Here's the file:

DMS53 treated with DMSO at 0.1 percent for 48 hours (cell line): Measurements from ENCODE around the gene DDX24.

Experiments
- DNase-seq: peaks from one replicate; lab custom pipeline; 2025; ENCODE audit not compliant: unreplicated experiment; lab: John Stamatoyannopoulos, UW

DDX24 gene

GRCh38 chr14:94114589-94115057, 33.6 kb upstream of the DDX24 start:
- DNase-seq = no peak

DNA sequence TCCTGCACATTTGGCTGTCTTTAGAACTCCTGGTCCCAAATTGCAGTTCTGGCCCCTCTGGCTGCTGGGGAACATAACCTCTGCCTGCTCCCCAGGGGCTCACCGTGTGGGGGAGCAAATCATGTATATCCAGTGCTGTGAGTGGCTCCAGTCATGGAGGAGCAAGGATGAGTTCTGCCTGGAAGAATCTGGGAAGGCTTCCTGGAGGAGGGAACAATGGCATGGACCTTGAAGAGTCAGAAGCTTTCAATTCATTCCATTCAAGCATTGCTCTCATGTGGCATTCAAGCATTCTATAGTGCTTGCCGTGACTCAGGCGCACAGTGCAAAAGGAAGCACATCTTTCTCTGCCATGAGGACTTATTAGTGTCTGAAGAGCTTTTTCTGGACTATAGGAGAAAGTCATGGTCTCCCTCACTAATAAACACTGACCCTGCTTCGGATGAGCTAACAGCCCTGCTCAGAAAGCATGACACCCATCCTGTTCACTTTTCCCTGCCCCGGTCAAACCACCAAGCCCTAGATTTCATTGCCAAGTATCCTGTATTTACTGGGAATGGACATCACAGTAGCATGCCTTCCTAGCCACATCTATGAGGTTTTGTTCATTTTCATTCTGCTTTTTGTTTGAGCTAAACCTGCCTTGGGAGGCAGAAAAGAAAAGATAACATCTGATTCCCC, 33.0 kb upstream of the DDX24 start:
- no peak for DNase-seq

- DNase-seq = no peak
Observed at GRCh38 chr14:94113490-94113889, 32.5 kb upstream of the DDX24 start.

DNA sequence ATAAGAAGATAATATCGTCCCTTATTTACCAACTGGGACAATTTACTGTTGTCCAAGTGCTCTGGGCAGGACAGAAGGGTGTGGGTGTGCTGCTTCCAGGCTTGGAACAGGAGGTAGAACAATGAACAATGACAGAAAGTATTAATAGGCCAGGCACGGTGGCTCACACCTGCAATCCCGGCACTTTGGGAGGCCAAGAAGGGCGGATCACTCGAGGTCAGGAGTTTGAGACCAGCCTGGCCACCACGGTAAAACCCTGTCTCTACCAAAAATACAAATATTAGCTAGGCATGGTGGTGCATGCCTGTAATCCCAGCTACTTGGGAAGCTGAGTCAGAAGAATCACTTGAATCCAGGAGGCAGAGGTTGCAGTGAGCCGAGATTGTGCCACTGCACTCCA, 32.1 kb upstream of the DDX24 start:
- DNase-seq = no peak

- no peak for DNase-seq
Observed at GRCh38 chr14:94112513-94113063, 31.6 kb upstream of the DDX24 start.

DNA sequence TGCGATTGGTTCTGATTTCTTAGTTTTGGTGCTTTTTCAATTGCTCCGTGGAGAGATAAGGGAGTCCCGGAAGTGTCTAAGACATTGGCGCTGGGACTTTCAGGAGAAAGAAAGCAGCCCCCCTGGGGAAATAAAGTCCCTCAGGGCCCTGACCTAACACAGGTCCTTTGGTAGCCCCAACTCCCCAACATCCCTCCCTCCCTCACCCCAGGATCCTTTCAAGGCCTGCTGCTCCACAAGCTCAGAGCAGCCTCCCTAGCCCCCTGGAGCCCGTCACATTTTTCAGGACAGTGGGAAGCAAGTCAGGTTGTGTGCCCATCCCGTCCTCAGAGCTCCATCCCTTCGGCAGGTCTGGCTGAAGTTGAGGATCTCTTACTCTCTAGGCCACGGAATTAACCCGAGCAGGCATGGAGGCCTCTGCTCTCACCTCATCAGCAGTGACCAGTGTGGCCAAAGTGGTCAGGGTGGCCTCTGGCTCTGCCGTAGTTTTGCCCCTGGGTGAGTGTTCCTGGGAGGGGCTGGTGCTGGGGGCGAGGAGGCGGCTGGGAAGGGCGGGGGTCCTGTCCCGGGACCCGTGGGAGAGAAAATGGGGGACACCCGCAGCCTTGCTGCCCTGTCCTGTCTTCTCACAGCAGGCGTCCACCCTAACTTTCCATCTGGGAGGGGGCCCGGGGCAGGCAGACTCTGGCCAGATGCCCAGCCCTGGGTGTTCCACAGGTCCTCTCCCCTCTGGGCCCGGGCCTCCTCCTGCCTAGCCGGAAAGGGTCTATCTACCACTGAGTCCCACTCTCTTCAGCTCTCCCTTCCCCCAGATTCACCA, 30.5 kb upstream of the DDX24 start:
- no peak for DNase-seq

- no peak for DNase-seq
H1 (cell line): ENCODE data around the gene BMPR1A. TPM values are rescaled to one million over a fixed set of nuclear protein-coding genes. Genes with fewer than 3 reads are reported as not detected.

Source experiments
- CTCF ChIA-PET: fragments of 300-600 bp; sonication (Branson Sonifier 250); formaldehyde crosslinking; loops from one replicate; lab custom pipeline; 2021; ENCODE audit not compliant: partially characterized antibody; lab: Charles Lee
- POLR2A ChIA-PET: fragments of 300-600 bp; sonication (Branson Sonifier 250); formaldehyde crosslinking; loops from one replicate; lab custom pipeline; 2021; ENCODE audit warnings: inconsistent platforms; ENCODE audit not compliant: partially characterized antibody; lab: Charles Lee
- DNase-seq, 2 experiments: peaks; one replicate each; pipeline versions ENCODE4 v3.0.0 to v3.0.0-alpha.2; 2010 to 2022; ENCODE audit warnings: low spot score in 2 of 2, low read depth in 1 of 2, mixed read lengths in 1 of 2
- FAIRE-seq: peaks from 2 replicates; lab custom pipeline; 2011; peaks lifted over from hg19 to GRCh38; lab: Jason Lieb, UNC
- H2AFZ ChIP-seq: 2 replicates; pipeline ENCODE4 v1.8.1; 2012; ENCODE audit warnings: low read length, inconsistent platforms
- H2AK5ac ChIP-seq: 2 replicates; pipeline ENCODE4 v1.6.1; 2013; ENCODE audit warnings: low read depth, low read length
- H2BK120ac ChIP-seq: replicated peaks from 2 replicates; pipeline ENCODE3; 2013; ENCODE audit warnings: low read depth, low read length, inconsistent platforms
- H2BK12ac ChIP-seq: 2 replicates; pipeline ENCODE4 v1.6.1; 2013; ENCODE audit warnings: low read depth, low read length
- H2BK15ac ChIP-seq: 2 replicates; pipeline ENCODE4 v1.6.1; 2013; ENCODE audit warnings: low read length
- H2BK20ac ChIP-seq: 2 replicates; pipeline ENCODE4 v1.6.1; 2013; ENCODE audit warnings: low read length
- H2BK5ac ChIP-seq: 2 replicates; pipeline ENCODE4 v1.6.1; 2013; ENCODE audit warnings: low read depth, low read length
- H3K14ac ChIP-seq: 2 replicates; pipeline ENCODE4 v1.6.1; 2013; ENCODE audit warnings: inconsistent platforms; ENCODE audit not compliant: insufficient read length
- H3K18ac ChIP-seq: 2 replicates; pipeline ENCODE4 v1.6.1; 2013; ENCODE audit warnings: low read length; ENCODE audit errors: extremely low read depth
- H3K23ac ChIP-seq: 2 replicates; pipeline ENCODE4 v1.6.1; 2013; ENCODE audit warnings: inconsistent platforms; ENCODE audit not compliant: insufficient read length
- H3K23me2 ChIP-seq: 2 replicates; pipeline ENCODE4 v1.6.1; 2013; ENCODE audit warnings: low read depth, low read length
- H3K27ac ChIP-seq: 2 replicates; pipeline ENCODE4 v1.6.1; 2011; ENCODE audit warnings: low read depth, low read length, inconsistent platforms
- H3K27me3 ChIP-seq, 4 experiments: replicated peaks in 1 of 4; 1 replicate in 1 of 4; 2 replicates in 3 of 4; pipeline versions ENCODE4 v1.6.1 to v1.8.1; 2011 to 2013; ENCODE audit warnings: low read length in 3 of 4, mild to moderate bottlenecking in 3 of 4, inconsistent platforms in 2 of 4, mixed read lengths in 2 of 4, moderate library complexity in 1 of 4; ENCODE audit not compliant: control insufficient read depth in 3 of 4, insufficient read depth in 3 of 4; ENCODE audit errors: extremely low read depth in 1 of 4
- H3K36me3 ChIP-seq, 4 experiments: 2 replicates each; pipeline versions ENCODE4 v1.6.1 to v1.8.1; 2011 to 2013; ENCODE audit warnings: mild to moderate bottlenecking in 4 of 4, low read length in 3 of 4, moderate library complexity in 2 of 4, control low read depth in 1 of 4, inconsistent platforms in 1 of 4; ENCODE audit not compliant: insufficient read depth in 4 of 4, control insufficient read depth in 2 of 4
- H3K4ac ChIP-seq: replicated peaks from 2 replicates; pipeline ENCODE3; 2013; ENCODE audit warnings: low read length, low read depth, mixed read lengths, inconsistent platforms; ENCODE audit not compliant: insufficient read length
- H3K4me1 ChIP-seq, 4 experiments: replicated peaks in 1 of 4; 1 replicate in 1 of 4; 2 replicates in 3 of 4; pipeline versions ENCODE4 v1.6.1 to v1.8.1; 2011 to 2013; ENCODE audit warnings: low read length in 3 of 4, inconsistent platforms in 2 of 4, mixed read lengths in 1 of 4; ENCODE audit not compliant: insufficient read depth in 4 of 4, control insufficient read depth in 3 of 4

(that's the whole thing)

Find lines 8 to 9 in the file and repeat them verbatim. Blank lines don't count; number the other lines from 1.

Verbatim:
- no peak for DNase-seq

- DNase-seq = no peak